11/08/2010 02:12 pm ET Updated Dec 06, 2017

It's All About The Money: Successful Women Facing Divorce

Story courtesy of The Survivors Club

Recently, two more hugely famous females announced they were facing divorce. Pop star and actress Christina Aguilera and TV star Courteney Cox joined the ranks of so many famous women who can claim successful careers, but not successful marriage.

Cox's best pal Jennifer Aniston was famously divorced from Brad Pitt years ago, followed by Madonna's divorce from Guy Ritchie and Sandra Bullock's famous split from Jesse James just weeks after her Oscar win.

In most, if not all, of these cases, the female half of the power couple was making more money than her then-husband, and at a career high when the marriage falls apart. And while it's our tendency to say "the man couldn't handle her success," Certified Financial Planner Lauren Lyons Cole has a different take. Maybe with all of their success and independence, these women simply didn't need to stay in a marriage that wasn't working?

We spoke with Lyons Cole, and she gave some insight on this topic, as well as how real-life women can use her financial advice to survive in their own relationships.

Why is it that super successful women like Courteney Cox, Jennifer Aniston and Madonna didn't have a successful marriage?

As a financial planner, I find it interesting that marriage has evolved into a partnership that primarily exists to fulfill emotional needs, rather than economic ones. Successful women have worked incredibly hard to build careers and financial independence.

Because of this, there is less incentive to stay in a relationship that isn't satisfying emotionally. I think anyone who is or has been married can attest to the fact that having a successful marriage is very difficult--possibly more difficult that building a successful career. Jennifer Anniston, Courteney Cox and Madonna are not unique in their relationship challenges, but perhaps we are more likely to notice and critique their shortcomings because of their incredibly successful careers.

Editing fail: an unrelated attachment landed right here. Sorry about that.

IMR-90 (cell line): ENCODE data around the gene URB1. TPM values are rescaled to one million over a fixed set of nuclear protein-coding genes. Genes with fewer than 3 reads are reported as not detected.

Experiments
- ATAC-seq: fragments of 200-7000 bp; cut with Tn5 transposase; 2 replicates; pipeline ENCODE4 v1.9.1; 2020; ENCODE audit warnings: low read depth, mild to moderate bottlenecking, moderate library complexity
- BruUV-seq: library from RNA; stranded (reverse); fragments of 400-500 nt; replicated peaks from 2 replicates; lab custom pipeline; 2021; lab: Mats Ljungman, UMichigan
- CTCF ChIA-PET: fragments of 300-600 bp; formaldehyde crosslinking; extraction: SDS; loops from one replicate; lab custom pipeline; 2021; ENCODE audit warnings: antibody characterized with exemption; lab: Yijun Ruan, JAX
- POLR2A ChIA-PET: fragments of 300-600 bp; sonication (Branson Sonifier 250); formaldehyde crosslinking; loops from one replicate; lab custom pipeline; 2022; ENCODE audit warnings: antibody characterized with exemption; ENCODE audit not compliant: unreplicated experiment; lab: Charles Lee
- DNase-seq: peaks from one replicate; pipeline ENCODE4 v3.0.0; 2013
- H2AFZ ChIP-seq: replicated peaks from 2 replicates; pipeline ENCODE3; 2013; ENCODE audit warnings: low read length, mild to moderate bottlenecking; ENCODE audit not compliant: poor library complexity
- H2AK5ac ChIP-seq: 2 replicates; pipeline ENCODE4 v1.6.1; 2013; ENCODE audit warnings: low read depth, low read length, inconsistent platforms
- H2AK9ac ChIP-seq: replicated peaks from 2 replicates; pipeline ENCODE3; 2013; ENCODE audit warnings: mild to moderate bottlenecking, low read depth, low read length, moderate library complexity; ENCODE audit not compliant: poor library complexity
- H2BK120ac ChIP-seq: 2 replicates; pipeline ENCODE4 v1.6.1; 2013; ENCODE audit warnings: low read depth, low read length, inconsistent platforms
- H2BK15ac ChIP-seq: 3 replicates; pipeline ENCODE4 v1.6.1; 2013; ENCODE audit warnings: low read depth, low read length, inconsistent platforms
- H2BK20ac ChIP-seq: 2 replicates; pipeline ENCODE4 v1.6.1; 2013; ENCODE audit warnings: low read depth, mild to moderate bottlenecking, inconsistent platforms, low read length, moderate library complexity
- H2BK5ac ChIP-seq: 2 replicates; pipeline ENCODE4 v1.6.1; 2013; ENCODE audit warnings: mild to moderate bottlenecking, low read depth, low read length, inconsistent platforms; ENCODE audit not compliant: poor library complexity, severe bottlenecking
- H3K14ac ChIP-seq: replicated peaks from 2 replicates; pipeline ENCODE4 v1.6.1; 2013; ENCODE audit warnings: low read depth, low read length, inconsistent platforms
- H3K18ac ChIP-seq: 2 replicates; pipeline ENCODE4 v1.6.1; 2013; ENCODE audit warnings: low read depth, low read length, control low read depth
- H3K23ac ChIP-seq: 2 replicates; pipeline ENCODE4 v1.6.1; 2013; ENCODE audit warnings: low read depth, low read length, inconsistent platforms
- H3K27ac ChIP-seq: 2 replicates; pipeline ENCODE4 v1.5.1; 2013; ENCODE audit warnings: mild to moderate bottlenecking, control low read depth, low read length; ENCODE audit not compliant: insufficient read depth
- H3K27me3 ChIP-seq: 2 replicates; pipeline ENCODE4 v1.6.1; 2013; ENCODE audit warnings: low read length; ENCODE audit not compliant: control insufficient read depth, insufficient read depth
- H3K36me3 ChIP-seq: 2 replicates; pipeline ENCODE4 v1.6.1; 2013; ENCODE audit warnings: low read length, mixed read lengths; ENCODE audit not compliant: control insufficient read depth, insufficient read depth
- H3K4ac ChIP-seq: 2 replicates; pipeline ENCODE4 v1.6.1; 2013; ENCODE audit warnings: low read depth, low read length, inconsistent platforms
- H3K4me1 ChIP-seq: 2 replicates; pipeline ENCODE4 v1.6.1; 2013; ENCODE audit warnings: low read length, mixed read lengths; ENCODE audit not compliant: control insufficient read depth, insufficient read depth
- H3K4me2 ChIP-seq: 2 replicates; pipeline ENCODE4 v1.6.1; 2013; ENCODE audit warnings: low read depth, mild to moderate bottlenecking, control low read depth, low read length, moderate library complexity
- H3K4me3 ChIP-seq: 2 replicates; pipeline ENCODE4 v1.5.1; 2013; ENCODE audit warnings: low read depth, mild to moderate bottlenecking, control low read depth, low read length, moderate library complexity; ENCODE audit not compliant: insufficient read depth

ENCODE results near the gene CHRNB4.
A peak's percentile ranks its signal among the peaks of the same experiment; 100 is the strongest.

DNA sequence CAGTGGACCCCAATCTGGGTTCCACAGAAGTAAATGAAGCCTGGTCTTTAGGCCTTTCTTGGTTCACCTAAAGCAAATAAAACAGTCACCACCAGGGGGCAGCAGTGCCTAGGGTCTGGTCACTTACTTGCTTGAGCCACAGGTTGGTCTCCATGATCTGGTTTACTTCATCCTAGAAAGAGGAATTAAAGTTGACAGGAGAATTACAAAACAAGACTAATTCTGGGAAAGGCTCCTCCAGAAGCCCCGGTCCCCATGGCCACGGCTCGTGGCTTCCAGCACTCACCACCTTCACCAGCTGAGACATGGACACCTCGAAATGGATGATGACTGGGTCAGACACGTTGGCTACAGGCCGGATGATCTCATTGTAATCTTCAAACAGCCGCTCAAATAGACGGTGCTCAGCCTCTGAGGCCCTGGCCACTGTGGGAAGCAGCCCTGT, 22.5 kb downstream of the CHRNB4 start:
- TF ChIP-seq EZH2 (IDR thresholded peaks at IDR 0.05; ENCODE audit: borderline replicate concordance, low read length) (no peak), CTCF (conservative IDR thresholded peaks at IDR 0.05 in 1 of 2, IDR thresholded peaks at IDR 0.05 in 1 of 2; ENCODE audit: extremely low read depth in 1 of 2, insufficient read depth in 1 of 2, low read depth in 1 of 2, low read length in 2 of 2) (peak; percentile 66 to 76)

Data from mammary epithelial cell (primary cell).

Is it a given that earning a ton of money will intimidate a man?

I work with many couples where the women is the higher earner. I think it's important for couples to be mindful of their various industries, rather than differences in salary. If one partner is a lawyer and the other is a teacher, it doesn't matter who does what--the lawyer is going to earn more.

Many men these days are happy to find a spouse who is a higher-earner. Marriage is about teamwork and finances are joint. If both partners are happy in their respective careers, the breakdown of total income shouldn't be an issue. Of course, that's easier said then done. Working with an objective party, like a financial planner or marriage counselor, can help a couple navigate the challenges that arise in any relationship.

It's important to remember that money is a tough subject for all couples. Money is a very emotional topic regardless of a person's level of wealth. I've seen people who are incredibly wealthy to very much in debt, and they all struggle with emotional ties to money. It only becomes more complicated when you have two people involved.

What kind of man should successful women look for? What qualities in a man make him comfortable with a high-earning partner?

I am a strong believer in the virtue of financial communication. Couples who manage to speak openly about money have stronger relationships overall. Given the fact that modern marriages tend to be based on emotional connections, and with money being one of the most emotional topics out there, having honest conversations about feelings and money is essential.

If a couple can neutralize the topic of differences in income they can begin to focus on the important things, like supporting each other in their career ambitions, spending leisure time together and financial planning for joint life goals.

For more information about these topics, visit our Survivors Club Guides to marriage and divorce. And be sure to check out Lauren Lyons Cole's website.

This article was created by TheSurvivorsClub.org, a content partner of The
Huffington Post.